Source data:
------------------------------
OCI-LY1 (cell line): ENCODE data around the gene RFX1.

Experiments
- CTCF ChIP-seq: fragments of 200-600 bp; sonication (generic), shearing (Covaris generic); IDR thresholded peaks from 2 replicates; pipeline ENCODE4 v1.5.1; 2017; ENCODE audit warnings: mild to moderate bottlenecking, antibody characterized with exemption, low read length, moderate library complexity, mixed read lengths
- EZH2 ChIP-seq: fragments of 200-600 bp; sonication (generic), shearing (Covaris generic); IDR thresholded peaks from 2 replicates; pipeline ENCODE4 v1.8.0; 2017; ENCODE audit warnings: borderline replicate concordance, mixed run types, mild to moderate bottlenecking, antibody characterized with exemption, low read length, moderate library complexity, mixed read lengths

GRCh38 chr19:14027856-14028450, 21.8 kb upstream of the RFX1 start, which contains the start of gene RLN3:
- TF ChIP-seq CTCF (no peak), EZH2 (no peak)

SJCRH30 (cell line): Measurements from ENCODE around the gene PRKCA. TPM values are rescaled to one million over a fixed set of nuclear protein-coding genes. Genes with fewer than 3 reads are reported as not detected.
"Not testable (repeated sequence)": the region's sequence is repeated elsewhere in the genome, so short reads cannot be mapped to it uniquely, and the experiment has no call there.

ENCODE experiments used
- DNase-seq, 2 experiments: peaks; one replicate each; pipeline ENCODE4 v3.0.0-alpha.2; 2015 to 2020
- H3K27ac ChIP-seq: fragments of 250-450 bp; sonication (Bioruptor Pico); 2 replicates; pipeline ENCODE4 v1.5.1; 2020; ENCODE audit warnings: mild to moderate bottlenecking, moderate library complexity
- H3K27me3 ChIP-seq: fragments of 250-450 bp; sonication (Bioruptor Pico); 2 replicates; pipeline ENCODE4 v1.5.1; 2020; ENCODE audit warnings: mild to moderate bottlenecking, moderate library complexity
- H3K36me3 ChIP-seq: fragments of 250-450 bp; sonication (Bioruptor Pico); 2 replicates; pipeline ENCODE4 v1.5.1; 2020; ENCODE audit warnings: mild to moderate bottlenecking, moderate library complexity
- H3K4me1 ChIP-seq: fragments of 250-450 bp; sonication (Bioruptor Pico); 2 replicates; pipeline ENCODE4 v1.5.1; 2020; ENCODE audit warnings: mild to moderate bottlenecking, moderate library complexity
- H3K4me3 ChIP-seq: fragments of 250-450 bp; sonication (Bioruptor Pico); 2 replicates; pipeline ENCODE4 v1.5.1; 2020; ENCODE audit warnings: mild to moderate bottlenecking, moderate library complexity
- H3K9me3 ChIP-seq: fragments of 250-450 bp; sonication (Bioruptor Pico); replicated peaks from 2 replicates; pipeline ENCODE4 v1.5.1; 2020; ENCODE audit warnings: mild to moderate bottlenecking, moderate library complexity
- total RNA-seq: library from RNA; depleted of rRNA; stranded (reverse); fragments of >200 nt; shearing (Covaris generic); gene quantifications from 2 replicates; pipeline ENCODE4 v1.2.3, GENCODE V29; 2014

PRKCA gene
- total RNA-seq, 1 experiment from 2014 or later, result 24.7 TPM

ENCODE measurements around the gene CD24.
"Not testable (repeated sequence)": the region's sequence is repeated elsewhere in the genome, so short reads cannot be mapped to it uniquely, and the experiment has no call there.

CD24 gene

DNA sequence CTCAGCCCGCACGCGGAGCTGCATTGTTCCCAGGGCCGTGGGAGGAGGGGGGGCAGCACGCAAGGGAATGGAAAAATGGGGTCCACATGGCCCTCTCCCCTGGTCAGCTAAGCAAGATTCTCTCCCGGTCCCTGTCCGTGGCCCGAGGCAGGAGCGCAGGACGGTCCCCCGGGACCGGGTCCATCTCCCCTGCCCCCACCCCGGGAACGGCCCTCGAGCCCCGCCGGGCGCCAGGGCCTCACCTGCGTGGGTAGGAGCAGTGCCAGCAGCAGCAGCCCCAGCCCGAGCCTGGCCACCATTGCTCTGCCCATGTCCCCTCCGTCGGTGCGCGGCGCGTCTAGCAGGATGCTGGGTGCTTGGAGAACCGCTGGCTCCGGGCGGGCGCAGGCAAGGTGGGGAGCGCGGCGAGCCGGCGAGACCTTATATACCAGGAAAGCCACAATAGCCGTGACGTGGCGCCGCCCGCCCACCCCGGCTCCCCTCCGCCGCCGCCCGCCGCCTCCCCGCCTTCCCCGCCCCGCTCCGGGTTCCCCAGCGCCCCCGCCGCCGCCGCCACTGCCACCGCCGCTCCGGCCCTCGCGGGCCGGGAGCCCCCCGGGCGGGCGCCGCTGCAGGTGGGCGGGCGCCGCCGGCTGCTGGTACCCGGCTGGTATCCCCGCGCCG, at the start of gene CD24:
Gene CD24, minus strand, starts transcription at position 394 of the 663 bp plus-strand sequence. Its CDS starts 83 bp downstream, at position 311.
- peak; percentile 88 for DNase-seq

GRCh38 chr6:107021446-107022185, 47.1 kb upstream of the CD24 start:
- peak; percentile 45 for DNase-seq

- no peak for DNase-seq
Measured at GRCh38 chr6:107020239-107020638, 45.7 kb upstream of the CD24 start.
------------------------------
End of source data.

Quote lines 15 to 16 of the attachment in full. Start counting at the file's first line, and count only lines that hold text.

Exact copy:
- H3K4me3 ChIP-seq: fragments of 250-450 bp; sonication (Bioruptor Pico); 2 replicates; pipeline ENCODE4 v1.5.1; 2020; ENCODE audit warnings: mild to moderate bottlenecking, moderate library complexity
- H3K9me3 ChIP-seq: fragments of 250-450 bp; sonication (Bioruptor Pico); replicated peaks from 2 replicates; pipeline ENCODE4 v1.5.1; 2020; ENCODE audit warnings: mild to moderate bottlenecking, moderate library complexity